Prepaid calling card fraudsters must pay $2.25M for cheating on talk time minutes

Five prepaid calling card companies will be paying a $2.25 million settlement to resolve Federal Trade Commission charges that they cheated consumers out of talk time minutes on prepaid calling cards.

Insidiously the companies targeted their advertising at recent immigrants, who depend on the cards to stay in touch with friends and family in other countries, the FTC said.

In its lawsuit, the FTC charged Alternatel, Voice Prepaid, G.F.G. Enterprises, LLC, also known as Mystic Prepaid, Voice Distributors, Telecom Express, and their principals, Nickolas Gulakos, Moses Greenfield, Lucas Friedlander, and Frank Wendorff misled consumers about the number of minutes of talk time their prepaid calling cards provided. The FTC said its testing showed that consumers received only about half the advertised minutes.

In addition, the FTC alleged that the defendants' cards carried hidden fees. For example, while the defendants' ads for their cards often prominently claimed "no connection fees;" they then failed to clearly disclose a host of random fees, such as "hang-up" and "maintenance" fees and "destination surcharges" that could wipe out the value of the cards. Such fees were, at best, "disclosed" in tiny font in confusing terms that were incomprehensible in any language. At the request of the FTC, shortly after the case was filed, the court issued an order temporarily halting these deceptive practices and appointed a monitor to ensure the defendants' compliance with the law.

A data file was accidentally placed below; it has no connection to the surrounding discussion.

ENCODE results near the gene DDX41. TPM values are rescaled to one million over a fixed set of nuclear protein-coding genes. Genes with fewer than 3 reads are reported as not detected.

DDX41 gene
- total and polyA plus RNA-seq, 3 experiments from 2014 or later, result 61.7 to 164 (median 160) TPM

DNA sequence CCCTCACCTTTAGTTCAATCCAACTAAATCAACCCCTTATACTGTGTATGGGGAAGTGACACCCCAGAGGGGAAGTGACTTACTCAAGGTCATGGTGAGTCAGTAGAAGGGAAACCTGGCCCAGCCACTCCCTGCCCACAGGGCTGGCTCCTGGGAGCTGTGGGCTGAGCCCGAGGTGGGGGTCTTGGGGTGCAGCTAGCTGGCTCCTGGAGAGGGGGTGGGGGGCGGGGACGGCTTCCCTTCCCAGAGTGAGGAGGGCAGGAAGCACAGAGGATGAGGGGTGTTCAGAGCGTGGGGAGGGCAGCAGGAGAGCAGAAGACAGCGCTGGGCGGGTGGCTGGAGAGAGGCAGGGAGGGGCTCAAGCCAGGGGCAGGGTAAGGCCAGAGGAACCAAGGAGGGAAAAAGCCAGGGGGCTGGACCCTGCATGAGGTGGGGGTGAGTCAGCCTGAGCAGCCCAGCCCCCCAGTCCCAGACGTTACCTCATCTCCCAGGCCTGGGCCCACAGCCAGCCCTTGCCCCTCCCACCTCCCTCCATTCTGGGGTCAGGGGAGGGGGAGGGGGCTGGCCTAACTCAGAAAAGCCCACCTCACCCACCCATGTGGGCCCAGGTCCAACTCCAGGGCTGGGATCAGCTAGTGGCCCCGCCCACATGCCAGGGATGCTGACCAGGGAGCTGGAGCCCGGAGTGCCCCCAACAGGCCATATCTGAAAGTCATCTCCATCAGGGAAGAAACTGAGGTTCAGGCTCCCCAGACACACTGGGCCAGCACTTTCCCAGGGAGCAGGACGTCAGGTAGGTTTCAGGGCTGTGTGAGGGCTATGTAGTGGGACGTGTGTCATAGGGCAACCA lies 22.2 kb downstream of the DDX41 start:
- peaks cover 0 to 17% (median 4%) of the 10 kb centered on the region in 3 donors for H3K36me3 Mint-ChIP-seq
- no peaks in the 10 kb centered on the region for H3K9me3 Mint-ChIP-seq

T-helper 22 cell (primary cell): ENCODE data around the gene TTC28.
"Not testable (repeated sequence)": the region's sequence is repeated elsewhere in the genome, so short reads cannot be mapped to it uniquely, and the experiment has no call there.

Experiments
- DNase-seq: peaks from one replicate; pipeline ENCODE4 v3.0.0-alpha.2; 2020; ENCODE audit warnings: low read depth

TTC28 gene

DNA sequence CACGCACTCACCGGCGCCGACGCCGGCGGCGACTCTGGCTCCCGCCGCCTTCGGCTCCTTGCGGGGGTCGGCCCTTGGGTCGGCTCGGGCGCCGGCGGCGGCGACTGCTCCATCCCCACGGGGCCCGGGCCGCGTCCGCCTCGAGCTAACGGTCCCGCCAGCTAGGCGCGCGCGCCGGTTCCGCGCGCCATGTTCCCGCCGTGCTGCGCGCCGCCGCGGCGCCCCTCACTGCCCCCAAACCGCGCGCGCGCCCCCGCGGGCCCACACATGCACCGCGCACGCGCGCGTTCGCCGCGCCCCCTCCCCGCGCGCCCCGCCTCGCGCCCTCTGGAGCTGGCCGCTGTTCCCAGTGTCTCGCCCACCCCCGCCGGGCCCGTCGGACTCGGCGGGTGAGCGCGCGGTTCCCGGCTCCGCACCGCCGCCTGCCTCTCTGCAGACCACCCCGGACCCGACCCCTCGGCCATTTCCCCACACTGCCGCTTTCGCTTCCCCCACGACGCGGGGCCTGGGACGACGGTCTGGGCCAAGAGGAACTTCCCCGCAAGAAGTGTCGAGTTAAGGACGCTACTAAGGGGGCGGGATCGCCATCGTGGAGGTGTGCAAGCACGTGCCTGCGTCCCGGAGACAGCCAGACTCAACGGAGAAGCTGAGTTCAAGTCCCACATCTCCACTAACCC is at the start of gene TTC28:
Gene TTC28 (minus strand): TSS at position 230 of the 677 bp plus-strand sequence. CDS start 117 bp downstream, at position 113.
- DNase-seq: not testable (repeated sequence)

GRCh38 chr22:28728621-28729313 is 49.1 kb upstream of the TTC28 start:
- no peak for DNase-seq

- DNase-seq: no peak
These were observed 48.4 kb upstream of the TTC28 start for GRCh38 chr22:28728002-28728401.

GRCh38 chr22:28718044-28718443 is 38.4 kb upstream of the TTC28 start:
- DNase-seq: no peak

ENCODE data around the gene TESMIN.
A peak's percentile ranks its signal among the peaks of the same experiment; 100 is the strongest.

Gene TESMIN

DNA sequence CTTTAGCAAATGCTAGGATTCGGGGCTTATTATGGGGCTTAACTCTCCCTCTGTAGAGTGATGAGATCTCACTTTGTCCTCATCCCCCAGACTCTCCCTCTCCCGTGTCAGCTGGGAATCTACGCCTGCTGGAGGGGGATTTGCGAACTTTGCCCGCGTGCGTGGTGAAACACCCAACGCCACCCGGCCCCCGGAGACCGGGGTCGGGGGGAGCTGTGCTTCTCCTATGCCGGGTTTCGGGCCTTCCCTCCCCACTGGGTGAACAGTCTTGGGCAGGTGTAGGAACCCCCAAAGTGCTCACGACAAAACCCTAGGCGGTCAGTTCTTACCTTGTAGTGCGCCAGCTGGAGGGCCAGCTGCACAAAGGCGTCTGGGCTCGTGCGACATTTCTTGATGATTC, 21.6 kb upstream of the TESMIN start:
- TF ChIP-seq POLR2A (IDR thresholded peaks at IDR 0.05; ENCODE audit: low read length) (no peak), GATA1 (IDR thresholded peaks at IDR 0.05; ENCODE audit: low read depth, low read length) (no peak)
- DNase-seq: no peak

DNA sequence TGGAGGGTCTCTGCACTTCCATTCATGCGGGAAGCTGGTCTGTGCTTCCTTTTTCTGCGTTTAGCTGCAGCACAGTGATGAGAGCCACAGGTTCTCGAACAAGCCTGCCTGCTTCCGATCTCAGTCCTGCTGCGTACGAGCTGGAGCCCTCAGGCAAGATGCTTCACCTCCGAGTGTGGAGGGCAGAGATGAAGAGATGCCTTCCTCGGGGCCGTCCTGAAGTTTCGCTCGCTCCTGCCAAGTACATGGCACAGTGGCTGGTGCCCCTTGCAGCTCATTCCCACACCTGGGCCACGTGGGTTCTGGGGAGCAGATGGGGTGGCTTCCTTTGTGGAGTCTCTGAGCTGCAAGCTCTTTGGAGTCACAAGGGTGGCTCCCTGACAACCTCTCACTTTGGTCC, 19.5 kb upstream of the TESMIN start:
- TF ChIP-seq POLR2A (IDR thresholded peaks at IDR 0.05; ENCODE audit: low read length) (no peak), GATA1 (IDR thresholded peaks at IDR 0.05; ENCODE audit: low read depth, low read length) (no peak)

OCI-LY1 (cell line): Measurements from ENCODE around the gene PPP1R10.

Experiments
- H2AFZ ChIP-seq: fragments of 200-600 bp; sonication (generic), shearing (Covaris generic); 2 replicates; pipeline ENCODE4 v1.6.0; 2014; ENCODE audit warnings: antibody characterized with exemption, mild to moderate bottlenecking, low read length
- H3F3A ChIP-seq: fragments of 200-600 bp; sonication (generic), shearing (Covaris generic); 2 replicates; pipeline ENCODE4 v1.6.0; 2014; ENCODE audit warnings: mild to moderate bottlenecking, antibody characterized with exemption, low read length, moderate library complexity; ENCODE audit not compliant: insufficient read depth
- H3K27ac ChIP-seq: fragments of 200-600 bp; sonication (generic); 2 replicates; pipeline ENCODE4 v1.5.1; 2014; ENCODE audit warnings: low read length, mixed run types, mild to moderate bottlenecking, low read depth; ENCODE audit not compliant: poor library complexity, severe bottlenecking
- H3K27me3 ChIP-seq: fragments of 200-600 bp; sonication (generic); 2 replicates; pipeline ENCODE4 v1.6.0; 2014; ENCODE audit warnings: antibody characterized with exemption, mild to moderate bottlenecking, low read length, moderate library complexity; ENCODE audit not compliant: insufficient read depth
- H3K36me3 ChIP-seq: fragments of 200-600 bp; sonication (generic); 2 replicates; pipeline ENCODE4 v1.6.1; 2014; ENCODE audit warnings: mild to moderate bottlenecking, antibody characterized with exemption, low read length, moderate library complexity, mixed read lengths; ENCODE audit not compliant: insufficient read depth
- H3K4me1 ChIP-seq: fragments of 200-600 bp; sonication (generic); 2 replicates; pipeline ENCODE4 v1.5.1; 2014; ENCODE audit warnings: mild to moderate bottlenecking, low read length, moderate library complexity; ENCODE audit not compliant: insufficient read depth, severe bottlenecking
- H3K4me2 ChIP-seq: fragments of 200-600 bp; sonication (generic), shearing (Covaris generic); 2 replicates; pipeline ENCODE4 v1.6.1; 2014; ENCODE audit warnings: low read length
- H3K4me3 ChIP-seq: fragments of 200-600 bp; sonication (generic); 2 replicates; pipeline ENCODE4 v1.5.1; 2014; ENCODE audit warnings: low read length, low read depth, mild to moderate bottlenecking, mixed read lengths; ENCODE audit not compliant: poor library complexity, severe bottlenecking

The companies are part of the prepaid calling card industry, which sells billions of cards a year, many of them to recent immigrants from Latin America, Africa, and elsewhere from around the globe. The defendants' cards, which retail for $2 to $10, are sold through small retailers such as grocery and convenience stores, gas stations, and newsstands in Florida, Massachusetts, New Jersey, New Hampshire, and Rhode Island.  A recent study said the prepaid calling card industry could rake in some $22 billion by 2012, a number that also includes pre-paid Internet and pre-paid phones.

The FTC is looking to clamp down on prepaid calling card fraudsters. Last year the agency urged congress to adopt pending legislation and bolster the agency's power to further protect consumers from unscrupulous prepaid phone card marketers.  The FTC has also established a joint federal-state task force concerning deceptive marketing practices in the prepaid calling card industry and has other active prepaid calling card investigations.

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